Authority to provide naval assistance to vessels through the use of AIS system designed to ensure maritime safety and safe navigation
30 July 2019 - Dubai, United Arab Emirates
The Dubai Maritime City Authority (DMCA) has revealed that it has started facilitating ship traffic for new waterfront projects in Dubai. The move falls in line with the continuing efforts to promote and develop the emirate's maritime industry based on global standards and in line with the set goals and objectives of the Maritime Sector Strategy.
The authority has reportedly completed the process needed to officially provide naval assistance, including the power to grant approval for ships to set sail, drop anchor and move from port to port using maritime lights and the Automated Identification System (AIS)--new shipping technologies that represents a stronger push in the move towards ensuring safety, safe navigation and operational efficiency for maritime means within the territorial waters of Dubai.
Mohammed Khalifa Al Huraiz, Director of Waterway Control, DMCA, shared that the regulation of ship traffic for new projects in Dubai represents an important addition to DMCA's continuing commitment towards implementing and adopting best practices to ensure safe navigation. He also pointed out the significance of maintaining key collaborations with strategic partners to implement best maritime practices that would strengthen Dubai's leadership on the global maritime map.
Al Huraiz said, “This new development demonstrates our commitment to establish and achieve a feeling of secure navigation through the use of the latest technologies, including advanced IT systems to avoid collisions and help getting the necessary information about location, direction, speed, world timing and the registration number in the International Maritime Organization (IMO)--which falls in line with the efforts to improve the performance, safety, efficiency and competitiveness of the local maritime cluster components, and to develop an integrated, secure and attractive maritime environment for regional and international investors.”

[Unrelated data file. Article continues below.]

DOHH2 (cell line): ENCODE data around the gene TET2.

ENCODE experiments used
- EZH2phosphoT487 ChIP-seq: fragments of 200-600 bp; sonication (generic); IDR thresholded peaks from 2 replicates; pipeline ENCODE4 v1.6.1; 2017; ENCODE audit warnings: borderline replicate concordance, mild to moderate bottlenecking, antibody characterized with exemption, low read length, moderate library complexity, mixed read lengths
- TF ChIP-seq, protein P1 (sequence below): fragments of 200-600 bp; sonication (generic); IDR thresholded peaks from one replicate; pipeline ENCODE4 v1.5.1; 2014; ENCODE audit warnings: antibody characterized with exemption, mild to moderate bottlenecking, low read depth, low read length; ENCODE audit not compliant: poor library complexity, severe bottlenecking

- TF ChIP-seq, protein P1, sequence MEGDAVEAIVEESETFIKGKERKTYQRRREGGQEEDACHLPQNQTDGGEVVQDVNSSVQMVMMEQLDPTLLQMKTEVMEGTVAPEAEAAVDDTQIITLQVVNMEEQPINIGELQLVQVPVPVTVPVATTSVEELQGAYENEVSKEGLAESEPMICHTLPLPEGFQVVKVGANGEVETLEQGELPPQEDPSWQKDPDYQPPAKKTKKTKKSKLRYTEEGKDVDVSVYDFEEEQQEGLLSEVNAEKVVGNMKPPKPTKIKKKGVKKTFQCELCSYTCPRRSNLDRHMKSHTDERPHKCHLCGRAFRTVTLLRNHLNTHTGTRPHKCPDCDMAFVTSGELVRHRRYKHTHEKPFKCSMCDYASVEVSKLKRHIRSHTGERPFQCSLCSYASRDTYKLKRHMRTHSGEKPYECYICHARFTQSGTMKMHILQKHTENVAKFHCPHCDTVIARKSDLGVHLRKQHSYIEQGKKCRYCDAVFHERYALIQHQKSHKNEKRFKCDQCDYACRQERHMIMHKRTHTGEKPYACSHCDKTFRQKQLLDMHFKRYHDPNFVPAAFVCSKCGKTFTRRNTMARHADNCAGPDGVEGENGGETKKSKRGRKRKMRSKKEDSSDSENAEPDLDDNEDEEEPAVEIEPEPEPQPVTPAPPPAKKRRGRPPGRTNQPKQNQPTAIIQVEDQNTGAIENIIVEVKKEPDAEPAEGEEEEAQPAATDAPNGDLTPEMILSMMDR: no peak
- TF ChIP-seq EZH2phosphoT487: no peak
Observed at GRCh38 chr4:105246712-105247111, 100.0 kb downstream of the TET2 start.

“We look forward to regulating the ship traffic in all ports—a move that falls in line with our ongoing efforts to improve the performance, safety, efficiency and competitiveness of the local marine community components. We are confident in being able to further regulate the movement of ships at all ports, which are one of the most important components of the local maritime sector, in order to serve the objectives of the Maritime Sector Strategy, which is aimed at developing, regulating and strengthening the maritime operations to reach a safe, renewable and sustainable maritime sector,” concluded Al Huraiz.
DMCA is helping facilitate smoother ship traffic by using AILS, which is widely recognized as a critical aspect of maritime activities. The system is composed of an integrated network of GPS and VHF systems, complemented by an automation system designed to sync with outgoing and incoming data, connecting with the global network of the system in order to track ships and identifying them with each other, launching alarm calls in case of critical approach between two ships and knowing all about navigation details.